Rhapsody in August (1991)
Master filmmaker Akira Kurosawa follows up on his phantasmorgic Dreams with this delicate tale about war and memory. The film centers on Kane (Sachiko Murase) a grandmother who lives on her traditional farm in the hills near Nagasaki. Her husband and a number of siblings died in the 1945 atomic bombing of the city and memories of that event are never far from her mind. She learns that her elder brother, who went to Hawaii to seek his fortune in pineapples, is on his deathbed and would very much like to see his sister one last time. Her half-American nephew Clark (played by none other than Richard Gere) is venturing to Nagasaki to escort her to Hawaii. Though the prospect of meeting a real live American excites Kane's four grandchildren who are staying with her for the summer and who often sport American college T-shirts, Kane remains ambivalent both about the prospects of going to the States, and about the dark memories Clark's presence dredges up. … More
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Critic Reviews for Rhapsody in August
These days, people are more interested in Kurosawa than he is in being Kurosawa.
There's more narrative movement here than in Dreams, but the pedagogic humanism still gets bogged down in facile simplification.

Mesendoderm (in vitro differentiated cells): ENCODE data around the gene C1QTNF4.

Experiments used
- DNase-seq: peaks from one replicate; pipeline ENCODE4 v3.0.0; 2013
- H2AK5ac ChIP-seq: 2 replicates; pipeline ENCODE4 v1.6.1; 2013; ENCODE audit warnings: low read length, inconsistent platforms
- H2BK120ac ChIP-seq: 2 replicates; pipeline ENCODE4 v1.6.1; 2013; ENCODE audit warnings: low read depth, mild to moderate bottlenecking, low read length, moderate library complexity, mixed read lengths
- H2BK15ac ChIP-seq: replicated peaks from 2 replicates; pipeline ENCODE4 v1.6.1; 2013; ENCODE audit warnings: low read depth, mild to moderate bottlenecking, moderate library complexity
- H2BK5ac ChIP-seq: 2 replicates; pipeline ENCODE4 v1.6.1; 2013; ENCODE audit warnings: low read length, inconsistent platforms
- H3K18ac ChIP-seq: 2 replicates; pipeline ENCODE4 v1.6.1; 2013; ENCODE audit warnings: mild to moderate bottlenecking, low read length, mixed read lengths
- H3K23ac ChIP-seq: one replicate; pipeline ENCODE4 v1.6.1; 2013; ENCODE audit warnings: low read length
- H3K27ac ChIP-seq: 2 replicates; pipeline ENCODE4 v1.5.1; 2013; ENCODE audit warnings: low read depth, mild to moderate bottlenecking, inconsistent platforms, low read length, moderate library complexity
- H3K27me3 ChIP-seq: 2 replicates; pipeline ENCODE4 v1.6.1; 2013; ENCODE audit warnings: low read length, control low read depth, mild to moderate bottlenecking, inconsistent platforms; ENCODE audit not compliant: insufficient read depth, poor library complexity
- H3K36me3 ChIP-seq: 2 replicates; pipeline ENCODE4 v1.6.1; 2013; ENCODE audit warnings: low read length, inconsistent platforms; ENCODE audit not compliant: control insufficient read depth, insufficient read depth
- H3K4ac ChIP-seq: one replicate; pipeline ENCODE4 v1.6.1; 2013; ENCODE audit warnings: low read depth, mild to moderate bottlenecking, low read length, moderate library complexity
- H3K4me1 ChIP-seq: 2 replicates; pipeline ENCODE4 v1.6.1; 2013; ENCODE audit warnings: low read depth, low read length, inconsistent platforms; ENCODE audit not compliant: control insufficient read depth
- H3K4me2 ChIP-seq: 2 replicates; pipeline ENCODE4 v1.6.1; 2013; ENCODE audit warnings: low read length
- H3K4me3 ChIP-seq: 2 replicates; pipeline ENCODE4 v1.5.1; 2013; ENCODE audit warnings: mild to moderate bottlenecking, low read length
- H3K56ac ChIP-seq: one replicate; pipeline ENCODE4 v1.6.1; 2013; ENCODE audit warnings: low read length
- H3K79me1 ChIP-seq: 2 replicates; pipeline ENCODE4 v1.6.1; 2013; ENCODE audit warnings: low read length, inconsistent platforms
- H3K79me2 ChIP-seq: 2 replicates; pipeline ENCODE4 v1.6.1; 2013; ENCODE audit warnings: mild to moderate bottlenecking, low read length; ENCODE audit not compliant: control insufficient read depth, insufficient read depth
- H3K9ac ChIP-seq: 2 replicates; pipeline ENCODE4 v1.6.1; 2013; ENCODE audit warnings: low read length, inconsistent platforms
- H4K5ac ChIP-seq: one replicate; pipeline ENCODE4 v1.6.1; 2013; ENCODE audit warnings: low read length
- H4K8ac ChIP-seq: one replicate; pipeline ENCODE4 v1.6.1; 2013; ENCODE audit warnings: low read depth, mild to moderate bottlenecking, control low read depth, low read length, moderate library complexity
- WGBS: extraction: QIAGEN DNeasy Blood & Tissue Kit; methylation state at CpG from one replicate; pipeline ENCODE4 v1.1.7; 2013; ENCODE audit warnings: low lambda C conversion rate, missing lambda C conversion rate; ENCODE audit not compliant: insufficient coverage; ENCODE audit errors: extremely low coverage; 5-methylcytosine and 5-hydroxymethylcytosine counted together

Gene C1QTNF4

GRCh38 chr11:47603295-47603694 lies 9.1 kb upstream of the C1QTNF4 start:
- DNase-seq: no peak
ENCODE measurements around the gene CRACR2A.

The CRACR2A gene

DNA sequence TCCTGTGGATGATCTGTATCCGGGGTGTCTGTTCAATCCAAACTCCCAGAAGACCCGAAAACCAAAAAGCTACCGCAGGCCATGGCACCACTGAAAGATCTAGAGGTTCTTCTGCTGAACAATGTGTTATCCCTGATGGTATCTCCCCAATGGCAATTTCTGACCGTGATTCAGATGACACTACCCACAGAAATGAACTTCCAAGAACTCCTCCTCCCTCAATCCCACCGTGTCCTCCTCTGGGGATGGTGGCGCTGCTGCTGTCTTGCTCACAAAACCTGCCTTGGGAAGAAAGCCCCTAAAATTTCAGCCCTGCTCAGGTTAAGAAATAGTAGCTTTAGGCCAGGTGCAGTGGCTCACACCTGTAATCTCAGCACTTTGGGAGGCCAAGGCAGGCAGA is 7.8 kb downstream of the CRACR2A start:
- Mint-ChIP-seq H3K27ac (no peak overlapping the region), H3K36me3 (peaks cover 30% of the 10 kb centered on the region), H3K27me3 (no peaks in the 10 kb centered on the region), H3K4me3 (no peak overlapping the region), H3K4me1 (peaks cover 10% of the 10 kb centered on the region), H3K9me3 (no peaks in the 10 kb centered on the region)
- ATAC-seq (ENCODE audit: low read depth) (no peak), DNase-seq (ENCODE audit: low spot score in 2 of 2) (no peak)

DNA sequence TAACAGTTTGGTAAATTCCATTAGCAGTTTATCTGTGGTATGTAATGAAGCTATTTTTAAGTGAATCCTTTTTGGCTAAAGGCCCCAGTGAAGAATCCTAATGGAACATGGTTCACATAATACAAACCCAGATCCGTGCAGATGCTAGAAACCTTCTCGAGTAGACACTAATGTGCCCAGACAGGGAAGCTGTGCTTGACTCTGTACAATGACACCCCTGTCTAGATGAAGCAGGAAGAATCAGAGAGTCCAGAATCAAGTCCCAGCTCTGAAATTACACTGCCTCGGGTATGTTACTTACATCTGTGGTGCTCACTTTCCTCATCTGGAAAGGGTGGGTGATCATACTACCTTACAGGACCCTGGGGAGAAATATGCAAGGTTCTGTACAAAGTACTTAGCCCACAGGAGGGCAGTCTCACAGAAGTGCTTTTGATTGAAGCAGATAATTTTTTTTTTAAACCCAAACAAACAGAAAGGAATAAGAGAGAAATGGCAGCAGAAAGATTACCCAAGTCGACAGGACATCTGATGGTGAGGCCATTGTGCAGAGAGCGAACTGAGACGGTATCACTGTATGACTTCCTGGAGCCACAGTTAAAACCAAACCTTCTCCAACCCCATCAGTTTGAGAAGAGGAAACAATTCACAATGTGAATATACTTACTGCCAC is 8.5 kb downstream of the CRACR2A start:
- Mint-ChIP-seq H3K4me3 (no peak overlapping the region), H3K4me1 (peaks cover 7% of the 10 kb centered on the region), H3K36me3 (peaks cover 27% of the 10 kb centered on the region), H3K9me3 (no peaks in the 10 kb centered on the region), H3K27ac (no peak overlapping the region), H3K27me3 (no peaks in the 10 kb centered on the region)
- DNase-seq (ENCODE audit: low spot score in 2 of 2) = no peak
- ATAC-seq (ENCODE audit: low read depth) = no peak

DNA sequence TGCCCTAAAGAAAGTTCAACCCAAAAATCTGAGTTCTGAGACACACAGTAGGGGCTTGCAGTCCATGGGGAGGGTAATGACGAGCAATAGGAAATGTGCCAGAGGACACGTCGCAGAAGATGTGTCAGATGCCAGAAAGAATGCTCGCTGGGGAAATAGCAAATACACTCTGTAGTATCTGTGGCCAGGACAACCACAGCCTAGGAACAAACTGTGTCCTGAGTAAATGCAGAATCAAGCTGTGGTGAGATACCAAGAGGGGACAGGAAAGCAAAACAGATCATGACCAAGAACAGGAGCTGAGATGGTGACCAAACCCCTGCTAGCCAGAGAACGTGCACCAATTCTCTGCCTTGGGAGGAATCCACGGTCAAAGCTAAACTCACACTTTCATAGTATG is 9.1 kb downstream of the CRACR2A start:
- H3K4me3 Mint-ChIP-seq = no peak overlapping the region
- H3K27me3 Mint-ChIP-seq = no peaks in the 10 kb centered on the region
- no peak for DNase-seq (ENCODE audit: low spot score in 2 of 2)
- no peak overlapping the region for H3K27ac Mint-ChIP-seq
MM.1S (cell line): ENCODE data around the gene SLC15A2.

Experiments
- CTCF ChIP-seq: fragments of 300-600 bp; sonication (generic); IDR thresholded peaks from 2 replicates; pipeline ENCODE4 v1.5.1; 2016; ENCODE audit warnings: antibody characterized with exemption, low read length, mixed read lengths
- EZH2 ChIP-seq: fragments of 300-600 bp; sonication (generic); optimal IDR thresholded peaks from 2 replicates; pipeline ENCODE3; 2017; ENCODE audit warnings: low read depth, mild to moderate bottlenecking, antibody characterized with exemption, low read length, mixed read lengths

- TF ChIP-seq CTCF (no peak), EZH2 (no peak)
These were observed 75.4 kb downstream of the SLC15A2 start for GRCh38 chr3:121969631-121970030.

A beautiful reminder from octogenarian Akira Kurosawa that he's still the master.
Mr. Gere gives a good, self-effacing performance in a role that's a little unreal. He speaks his own Japanese dialogue easily and is at the center of one of Mr. Kurosawa's most breathtaking moments.
Plain and simple, Rhapsody is mediocre pap. It's nothing compared with his previous work.
A delicately nuanced film about remembrance -- so delicate, perhaps, that it's not terribly memorable itself.
Sad to say, it is far from a major statement from one of our greatest living directors.
A touching heartfelt film by the octogenarian legendary Japanese filmmaker Akira Kurosawa.
It's proof, as if anyone needed it, that at 82, Kurosawa still possesses all of his artistic filmmaking powers.
Audience Reviews for Rhapsody in August
pretty decent film. a late film for kurosawa made toward the end of his life, its one of my least favorite of his but still a great watch. this is a film about 4 kids spending the summer with their grandma in nagasaki reliving the events of the atomic bomb in 1945. richard gere appears in this film and was a little miscast. gere being in this film is maybe the only decision kurosawa has ever made that i would question, but this was still a solid film. a problem that i had as an american was that the japanese characters were a little condemning about the US dropping the a-bomb, which they have a right to be, but they never mention the fact that we dropped the bomb because they attacked us first. they make it sound like we dropped the a-bomb because we had nothing better to do that day. but it was still great to see the japanese perspective on a horific event in human history.More
Well,it isn't the worst Kurosawa,that's a gravity point.It's pathetic nonetheless.Piety and respect to the fruitful generation in spite of the elders' guidance and alternatively,the cycle continues by giving props to the what occurred in a critical epoch of a land e.g. the nuclear bombings of Hiroshima/Nagasaki.Props as in mournful homage.All's well that end's well but what's the utter point for all this?Just for Gere commercial?More
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